When Sybil first came out in 1973, not only did it shoot to the top of the best-seller lists — it manufactured a psychiatric phenomenon. The book was billed as the true story of a woman who suffered from multiple personality disorder. Within a few years of its publication, reported cases of multiple personality disorder — now known as dissociative identity disorder — leapt from fewer than 100 to thousands. But in a new book, Sybil Exposed, writer Debbie Nathan argues that most of the story is based on a lie.
Like all other mental difficulties, dissociation runs a spectrum from normal to extremely pathological. In my clinical experience it is very common for traumatized and/or very mentally ill people to manifest high rates of dissociation. People who dissociate a lot have conscious experience that is like Swiss cheese: full of holes. But unlike sadness, anger or clear psychosis, it is not usually readily apparent, so it gets less attention than it should. People who suffer with this rarely complain about it, because almost by definition, their fragmented conscious awareness makes it very difficult for them to even notice that they are missing things and/or not aware.
It is generally accepted that DID results from extreme and repeated trauma that occurs during important periods of development during childhood. The trauma often involves severe emotional, physical or sexual abuse, but also might be linked to a natural disaster or war. An important early loss, such as the loss of a parent, also might be a factor in the development of DID. In order to survive extreme stress, the person separates the thoughts, feelings and memories associated with traumatic experiences from their usual level of conscious awareness.
Many biological psychiatrists who base their practices around medication management will tell you the condition doesn't exist, or that if it exists it is "iatrogenic," meaning it is caused by therapists training their patients to interpret their symptoms as if they have a whole set of distinct personalities. On the other hand, there are clinicians who specialize in the condition and they take the presence of multiple personalities so seriously that they will separate therapeutic meetings with each of a patient's "alters" (i.e. individual personalities).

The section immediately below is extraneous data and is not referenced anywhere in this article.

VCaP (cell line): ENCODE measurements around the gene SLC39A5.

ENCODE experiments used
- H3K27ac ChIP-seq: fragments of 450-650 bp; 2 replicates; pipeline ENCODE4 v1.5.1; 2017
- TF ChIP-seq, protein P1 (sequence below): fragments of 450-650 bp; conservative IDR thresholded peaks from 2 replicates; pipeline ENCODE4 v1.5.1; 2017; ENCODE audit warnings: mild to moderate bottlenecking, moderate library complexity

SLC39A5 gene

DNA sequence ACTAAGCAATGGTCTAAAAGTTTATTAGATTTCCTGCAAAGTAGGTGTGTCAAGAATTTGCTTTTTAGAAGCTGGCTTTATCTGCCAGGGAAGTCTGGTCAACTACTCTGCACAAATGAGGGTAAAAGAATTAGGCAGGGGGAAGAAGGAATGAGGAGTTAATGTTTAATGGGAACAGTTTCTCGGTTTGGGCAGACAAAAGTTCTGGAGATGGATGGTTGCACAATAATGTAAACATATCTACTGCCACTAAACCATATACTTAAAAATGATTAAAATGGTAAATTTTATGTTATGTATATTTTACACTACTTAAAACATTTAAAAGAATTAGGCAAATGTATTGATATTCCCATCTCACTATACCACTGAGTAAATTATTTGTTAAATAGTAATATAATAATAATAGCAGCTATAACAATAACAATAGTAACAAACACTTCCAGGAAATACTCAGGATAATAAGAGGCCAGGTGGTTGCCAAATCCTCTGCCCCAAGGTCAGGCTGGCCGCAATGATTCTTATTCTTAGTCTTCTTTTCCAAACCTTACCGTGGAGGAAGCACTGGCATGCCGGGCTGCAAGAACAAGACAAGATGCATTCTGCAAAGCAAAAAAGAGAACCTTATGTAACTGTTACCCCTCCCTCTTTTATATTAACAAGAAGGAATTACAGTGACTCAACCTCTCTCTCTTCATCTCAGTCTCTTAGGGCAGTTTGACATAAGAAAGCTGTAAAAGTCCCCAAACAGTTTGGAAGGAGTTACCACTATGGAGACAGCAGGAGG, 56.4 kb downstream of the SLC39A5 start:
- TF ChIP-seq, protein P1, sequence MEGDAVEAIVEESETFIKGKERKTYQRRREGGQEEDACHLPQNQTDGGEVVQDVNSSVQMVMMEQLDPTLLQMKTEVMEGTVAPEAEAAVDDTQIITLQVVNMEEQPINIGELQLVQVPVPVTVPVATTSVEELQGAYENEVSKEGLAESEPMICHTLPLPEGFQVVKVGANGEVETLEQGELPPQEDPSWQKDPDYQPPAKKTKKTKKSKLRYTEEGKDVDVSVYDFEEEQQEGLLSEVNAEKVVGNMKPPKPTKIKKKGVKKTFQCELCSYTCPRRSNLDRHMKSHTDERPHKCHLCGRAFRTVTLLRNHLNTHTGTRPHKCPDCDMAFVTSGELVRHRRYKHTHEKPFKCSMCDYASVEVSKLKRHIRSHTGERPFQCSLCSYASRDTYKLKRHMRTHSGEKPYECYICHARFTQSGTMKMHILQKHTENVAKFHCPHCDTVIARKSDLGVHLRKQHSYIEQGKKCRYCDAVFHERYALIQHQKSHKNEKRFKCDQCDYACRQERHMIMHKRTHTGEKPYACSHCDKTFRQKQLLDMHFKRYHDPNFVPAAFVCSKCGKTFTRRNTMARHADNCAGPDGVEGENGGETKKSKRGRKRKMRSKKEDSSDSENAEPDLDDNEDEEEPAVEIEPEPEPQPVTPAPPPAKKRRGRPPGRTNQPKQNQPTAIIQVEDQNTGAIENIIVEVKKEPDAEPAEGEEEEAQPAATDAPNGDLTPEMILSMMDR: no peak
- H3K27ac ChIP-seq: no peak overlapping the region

Dissociative amnesia. The main symptom of this condition is memory loss that's more severe than normal forgetfulness and that can't be explained by a medical condition. Amnesia that comes on suddenly following a traumatic event, such as a car accident, is rare. More commonly, you simply can't recall traumatic periods, events or people in your life, especially from childhood.
Dissociative identity disorder. This condition, formerly known as multiple personality disorder, is characterized by "switching" to alternate identities when you're under stress. In dissociative identity disorder, you may feel the presence of one or more other people talking or living inside your head. Each of these identities may have a unique name, personal history and characteristics, including obvious differences in voice, gender, mannerisms and even such physical qualities as the need for corrective eyewear. There also are differences in how familiar each identity is with the others. People with dissociative identity disorder typically also have dissociative amnesia.
What used to be known as Alternate or Multiple Personality Disorder and is now called Dissociative Identity Disorder has been misunderstood almost since its first diagnosis, often getting confused with schizophrenia. This is largely due to semantics: The word "schizophrenia" literally means "split mind," but the split is with associations, not personalities. Schizophrenics may have delusions or hallucinations but do not have multiple identities.